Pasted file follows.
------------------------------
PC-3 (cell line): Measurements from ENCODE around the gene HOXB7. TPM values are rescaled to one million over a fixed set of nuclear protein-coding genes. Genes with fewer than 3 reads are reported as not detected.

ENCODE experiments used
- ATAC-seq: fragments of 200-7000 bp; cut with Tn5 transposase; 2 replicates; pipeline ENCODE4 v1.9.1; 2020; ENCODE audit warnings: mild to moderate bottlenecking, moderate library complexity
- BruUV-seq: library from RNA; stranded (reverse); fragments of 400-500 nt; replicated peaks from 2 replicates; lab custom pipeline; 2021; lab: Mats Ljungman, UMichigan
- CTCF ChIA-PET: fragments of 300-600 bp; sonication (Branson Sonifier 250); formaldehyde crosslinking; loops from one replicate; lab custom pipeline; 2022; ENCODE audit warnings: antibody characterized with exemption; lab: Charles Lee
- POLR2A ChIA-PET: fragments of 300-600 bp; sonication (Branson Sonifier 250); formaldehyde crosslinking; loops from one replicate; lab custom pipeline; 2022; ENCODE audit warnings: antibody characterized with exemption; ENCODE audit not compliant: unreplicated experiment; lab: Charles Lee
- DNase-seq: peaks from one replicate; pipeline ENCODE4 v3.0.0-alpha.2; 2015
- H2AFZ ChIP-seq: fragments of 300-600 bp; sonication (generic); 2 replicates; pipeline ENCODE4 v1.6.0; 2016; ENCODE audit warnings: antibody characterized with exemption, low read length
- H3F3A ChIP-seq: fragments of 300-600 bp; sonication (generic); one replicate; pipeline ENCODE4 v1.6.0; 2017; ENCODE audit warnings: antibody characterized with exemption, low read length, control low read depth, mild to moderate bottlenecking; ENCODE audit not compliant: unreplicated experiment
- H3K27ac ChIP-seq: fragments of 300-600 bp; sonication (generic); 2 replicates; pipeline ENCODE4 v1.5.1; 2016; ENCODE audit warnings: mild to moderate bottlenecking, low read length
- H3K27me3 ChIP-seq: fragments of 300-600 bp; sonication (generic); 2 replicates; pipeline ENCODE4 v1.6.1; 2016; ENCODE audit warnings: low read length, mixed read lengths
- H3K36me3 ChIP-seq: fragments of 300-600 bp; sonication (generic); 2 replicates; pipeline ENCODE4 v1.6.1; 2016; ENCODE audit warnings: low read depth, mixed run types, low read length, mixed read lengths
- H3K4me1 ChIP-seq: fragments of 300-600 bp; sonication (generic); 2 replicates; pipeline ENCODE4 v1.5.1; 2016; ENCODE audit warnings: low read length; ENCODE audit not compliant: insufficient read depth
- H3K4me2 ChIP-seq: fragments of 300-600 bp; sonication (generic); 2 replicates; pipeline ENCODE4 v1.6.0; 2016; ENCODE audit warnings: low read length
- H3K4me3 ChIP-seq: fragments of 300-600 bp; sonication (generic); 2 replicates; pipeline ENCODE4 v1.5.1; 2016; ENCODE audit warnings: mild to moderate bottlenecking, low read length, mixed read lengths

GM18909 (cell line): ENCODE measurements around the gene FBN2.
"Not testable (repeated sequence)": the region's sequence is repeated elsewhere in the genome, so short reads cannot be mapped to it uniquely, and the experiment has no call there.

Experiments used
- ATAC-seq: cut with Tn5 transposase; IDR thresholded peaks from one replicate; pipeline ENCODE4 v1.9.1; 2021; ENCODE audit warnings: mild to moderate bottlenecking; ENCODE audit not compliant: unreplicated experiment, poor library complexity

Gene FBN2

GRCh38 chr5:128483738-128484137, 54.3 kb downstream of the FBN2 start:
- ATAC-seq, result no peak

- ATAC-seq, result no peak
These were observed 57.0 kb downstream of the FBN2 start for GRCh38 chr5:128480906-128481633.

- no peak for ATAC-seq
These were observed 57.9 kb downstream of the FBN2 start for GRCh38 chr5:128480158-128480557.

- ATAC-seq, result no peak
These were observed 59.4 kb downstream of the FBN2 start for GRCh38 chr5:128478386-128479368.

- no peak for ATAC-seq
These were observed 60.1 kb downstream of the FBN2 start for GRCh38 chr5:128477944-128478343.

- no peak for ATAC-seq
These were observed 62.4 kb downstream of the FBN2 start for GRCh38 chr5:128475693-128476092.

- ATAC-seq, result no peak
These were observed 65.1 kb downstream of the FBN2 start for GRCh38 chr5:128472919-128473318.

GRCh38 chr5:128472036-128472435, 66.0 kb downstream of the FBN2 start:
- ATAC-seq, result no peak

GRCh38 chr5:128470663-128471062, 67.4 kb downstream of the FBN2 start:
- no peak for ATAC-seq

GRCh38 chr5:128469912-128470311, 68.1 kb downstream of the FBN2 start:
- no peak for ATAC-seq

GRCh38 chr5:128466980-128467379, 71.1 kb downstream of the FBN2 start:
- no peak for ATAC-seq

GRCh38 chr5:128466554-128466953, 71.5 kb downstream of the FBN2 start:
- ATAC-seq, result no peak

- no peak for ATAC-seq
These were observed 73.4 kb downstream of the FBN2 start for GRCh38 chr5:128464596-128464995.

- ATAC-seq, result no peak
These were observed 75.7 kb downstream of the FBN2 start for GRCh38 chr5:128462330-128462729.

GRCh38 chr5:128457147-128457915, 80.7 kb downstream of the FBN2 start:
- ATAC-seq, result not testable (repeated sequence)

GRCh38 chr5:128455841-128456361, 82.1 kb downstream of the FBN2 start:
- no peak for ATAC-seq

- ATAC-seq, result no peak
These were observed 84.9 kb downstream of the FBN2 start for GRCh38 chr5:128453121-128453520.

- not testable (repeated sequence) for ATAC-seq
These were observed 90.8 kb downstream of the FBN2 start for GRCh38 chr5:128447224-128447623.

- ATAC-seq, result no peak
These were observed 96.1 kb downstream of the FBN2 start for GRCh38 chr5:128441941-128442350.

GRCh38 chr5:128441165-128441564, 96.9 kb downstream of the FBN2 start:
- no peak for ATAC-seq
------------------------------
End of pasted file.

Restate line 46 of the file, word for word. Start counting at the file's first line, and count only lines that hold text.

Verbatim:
These were observed 73.4 kb downstream of the FBN2 start for GRCh38 chr5:128464596-128464995.